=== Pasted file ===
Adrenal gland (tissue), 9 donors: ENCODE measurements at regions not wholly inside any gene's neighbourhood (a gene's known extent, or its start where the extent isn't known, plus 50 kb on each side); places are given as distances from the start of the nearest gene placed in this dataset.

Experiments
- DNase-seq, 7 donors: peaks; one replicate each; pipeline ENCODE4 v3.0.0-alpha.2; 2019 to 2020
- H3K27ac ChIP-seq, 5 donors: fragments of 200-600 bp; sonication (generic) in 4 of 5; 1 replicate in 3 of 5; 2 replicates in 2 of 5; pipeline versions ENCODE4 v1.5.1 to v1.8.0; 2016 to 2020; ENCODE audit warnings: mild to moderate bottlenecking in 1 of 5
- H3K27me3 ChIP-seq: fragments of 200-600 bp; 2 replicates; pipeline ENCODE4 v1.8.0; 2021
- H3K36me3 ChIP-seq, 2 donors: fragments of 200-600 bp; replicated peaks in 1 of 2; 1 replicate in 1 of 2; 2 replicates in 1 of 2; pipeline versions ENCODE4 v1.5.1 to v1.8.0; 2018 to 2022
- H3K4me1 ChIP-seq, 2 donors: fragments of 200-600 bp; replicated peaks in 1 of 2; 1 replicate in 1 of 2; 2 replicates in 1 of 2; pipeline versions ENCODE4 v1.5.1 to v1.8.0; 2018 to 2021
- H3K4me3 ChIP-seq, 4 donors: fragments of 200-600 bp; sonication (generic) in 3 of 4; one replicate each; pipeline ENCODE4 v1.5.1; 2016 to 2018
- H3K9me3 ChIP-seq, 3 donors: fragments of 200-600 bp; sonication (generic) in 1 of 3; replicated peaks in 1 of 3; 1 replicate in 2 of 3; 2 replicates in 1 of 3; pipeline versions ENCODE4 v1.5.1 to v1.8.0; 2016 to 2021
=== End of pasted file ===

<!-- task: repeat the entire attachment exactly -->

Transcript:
Adrenal gland (tissue), 9 donors: ENCODE measurements at regions not wholly inside any gene's neighbourhood (a gene's known extent, or its start where the extent isn't known, plus 50 kb on each side); places are given as distances from the start of the nearest gene placed in this dataset.

Experiments
- DNase-seq, 7 donors: peaks; one replicate each; pipeline ENCODE4 v3.0.0-alpha.2; 2019 to 2020
- H3K27ac ChIP-seq, 5 donors: fragments of 200-600 bp; sonication (generic) in 4 of 5; 1 replicate in 3 of 5; 2 replicates in 2 of 5; pipeline versions ENCODE4 v1.5.1 to v1.8.0; 2016 to 2020; ENCODE audit warnings: mild to moderate bottlenecking in 1 of 5
- H3K27me3 ChIP-seq: fragments of 200-600 bp; 2 replicates; pipeline ENCODE4 v1.8.0; 2021
- H3K36me3 ChIP-seq, 2 donors: fragments of 200-600 bp; replicated peaks in 1 of 2; 1 replicate in 1 of 2; 2 replicates in 1 of 2; pipeline versions ENCODE4 v1.5.1 to v1.8.0; 2018 to 2022
- H3K4me1 ChIP-seq, 2 donors: fragments of 200-600 bp; replicated peaks in 1 of 2; 1 replicate in 1 of 2; 2 replicates in 1 of 2; pipeline versions ENCODE4 v1.5.1 to v1.8.0; 2018 to 2021
- H3K4me3 ChIP-seq, 4 donors: fragments of 200-600 bp; sonication (generic) in 3 of 4; one replicate each; pipeline ENCODE4 v1.5.1; 2016 to 2018
- H3K9me3 ChIP-seq, 3 donors: fragments of 200-600 bp; sonication (generic) in 1 of 3; replicated peaks in 1 of 3; 1 replicate in 2 of 3; 2 replicates in 1 of 3; pipeline versions ENCODE4 v1.5.1 to v1.8.0; 2016 to 2021